The TPP was agreed deal after five days of talks in Atlanta in the US

The TPP was agreed deal after five days of talks in Atlanta in the US

After more than five years of negotiations, leaders of 12 Pacific Rim countries, including the US, Japan and Vietnam, have finally concluded negotiations on the Trans-Pacific Partnership (TPP) – paving the way for what will be the world's largest free trade agreement.

Linking about 40% of the global economy, or $28.1 trillion of GDP, the controversial deal was signed after five days of talks in Atlanta in the US.

The other countries included in the TPP are Australia, Brunei Darussalam, Canada, Chile, Malaysia, Mexico, New Zealand, Peru and Singapore.

The agreement is significant for textiles and apparel since it involves the US – the single largest consumer of apparel globally – and Vietnam, the third largest emerging market apparel supplier after China and Bangladesh. Indeed, in 2014, textile and apparel exports from the TPP countries to the US totalled $19bn. If passed, the industry could benefit from tariff savings of 16-33% per item, including 16-17% on woven shirts and 18-19% on denim.

According to a summary of the agreement, the TPP will eliminate tariffs on textiles and apparel, with most tariffs eliminated immediately, but those on some sensitive products phased out over longer timeframes. 

There will also be specific rules of origin that require use of yarns and fabrics from the TPP region, which will promote regional supply chains and investment in this sector, with a “short supply list” mechanism that allows use of certain yarns and fabrics not widely available in the region. 

In addition, there are commitments on customs cooperation and enforcement to prevent duty evasion, smuggling and fraud, as well as a textile-specific special safeguard to respond to serious damage or the threat of serious damage to domestic industry in the event of a sudden surge in imports.

A separate general rules of origin chapter says the parties agreed on a single set of rules of origin that define whether a particular good is originating and therefore eligible to receive preferential tariff benefits.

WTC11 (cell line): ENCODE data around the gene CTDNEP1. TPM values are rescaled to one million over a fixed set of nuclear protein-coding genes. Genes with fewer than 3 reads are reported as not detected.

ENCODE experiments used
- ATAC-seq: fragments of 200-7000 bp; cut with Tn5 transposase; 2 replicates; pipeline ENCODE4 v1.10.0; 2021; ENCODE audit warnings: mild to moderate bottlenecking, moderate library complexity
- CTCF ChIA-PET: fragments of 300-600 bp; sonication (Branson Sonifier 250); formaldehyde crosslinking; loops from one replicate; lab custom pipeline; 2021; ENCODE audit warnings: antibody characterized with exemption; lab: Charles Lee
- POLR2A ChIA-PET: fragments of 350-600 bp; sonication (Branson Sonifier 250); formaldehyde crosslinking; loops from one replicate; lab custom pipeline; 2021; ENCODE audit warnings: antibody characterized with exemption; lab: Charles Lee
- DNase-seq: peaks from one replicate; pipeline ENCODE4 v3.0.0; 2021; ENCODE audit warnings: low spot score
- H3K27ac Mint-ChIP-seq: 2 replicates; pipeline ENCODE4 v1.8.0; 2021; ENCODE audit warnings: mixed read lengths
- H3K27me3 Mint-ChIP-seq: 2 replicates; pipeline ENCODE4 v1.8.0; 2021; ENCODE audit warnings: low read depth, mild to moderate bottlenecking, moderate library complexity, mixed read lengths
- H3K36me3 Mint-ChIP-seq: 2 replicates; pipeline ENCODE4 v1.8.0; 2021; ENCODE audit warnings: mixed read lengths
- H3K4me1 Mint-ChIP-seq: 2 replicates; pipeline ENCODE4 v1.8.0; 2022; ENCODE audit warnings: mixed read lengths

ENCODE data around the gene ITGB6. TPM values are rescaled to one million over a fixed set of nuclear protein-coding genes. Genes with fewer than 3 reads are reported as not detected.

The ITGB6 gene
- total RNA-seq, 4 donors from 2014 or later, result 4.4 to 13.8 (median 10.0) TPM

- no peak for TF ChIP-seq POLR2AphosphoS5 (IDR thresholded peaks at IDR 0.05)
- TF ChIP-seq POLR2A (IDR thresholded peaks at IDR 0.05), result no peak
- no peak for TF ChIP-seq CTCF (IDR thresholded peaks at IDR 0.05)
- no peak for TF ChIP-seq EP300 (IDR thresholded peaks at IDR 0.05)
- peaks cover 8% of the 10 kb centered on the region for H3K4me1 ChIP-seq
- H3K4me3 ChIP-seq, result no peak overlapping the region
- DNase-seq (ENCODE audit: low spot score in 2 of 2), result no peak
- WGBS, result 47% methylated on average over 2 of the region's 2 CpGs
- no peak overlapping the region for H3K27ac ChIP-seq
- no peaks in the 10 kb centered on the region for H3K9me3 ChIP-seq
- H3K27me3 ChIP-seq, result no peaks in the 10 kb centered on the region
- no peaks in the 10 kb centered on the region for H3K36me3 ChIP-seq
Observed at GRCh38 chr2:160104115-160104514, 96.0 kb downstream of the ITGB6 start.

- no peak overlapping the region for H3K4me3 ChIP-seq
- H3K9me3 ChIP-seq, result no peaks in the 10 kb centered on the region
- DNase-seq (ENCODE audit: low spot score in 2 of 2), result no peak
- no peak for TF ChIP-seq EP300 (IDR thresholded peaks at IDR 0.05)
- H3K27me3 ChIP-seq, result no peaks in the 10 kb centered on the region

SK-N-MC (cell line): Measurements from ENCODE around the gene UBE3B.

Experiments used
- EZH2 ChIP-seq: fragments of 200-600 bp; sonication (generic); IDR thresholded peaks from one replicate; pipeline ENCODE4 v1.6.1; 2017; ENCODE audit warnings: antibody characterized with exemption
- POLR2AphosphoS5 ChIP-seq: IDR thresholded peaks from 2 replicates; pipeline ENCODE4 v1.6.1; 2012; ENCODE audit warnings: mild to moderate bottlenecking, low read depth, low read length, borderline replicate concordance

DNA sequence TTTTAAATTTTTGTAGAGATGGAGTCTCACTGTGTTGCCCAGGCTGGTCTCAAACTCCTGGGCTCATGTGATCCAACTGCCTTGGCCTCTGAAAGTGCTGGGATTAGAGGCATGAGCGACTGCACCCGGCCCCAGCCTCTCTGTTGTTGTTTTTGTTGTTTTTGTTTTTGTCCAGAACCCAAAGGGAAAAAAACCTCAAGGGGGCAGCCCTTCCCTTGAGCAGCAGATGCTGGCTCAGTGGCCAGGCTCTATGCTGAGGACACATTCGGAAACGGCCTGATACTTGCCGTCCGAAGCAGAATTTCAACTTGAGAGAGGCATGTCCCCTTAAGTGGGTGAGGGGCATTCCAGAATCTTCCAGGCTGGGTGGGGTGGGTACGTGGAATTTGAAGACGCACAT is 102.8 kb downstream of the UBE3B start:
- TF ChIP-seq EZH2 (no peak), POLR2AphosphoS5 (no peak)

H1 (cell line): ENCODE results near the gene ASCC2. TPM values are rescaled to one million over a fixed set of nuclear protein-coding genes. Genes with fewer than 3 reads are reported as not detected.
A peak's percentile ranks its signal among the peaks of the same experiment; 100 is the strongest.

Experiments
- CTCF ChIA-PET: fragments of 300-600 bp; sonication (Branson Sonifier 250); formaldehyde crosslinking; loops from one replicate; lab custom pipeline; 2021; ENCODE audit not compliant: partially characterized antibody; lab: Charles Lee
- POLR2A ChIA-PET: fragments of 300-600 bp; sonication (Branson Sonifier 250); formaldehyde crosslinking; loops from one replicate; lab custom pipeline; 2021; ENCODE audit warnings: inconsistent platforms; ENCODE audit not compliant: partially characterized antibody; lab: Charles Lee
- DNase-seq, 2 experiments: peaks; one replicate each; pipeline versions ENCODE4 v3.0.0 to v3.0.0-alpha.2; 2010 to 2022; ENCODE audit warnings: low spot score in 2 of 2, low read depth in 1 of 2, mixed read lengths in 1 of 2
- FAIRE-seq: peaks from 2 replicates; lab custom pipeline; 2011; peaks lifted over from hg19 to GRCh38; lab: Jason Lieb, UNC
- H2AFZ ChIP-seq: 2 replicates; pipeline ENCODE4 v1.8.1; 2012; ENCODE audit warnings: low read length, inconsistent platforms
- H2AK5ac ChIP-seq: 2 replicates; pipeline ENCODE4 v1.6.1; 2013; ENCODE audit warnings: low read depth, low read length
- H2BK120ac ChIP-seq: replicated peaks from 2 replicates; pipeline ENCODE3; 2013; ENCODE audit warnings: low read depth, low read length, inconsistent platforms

It adds that "the agreement provides for accumulation so that, in general, inputs from one TPP party are treated the same as materials from any other if used to produce a product in any TPP party. A common TPP-wide system of showing and verifying that goods made in the TPP meet the rules of origin has been created, and importers will be able to claim preferential tariff treatment as long as they have the documentation to support their claim. The agreement also provides the competent authorities with the procedures to verify claims appropriately."

The full text of the TPP is expected to be released later this year.

The American Apparel & Footwear Association (AAFA) today said that while it welcomes the conclusion of the TPP talks, "We look forward to reviewing the details of the agreement when they are released. Throughout this process, we communicated what's needed to create trade opportunities for the clothing and shoe industry. Now we plan to evaluate those provisions that impact the industry, review the details, and consult with our members."

The United States Fashion Industry Association (USFIA), meanwhile, remains hopeful the TPP agreement will benefit the fashion industry.

“We understand the final agreement contains a yarn-forward rule of origin and limited short-supply list, though we remain hopeful it also will include many opportunities for fashion brands, retailers, importers, and wholesalers to expand their global businesses,” according to USFIA president Julia Hughes.

According to the 2015 USFIA Fashion Industry Benchmarking Study released in June, the group’s members already source from five TPP partner countries: Vietnam, Peru, Mexico, Malaysia, and the US.

Nearly 80% of respondents said they expect the TPP to affect their business practices. However, the level of impact depends on the rules of origin and market access provisions; 83% called for abandoning the strict “yarn-forward” rule of origin, and 45% hoped the TPP short-supply list would be expanded. 

However, the National Council of Textile Organizations (NCTO), which had been calling for TPP to establish a yarn forward system as the basis for rule of origin determinations, and the setting of multi-year tariff phase-outs on sensitive textile and apparel products, now says: "Based on our debrief with the US government in Atlanta we believe that, in great part, these key objectives were met." 

While the deal has been agreed, it still needs to be ratified by the individual countries involved - a process that could take some time.

The AAFA suggests that under the provisions of Trade Promotion Authority (TPA), which was signed into law in June, Congress will have the opportunity to review and vote on the TPP agreement sometime in 2016. If approved by Congress and the legislatures of the 11 other TPP countries, the TPP agreement could potentially go into effect by late 2018 or early 2019, it says.

Writing on just-style today (6 October), Mike Flanagan says he still believes it is unlikely to take effect this decade: The Flanarant: TPP – now the real fight starts.

Click on the following links for earlier coverage on the pact and what it might mean for the textile and apparel industry.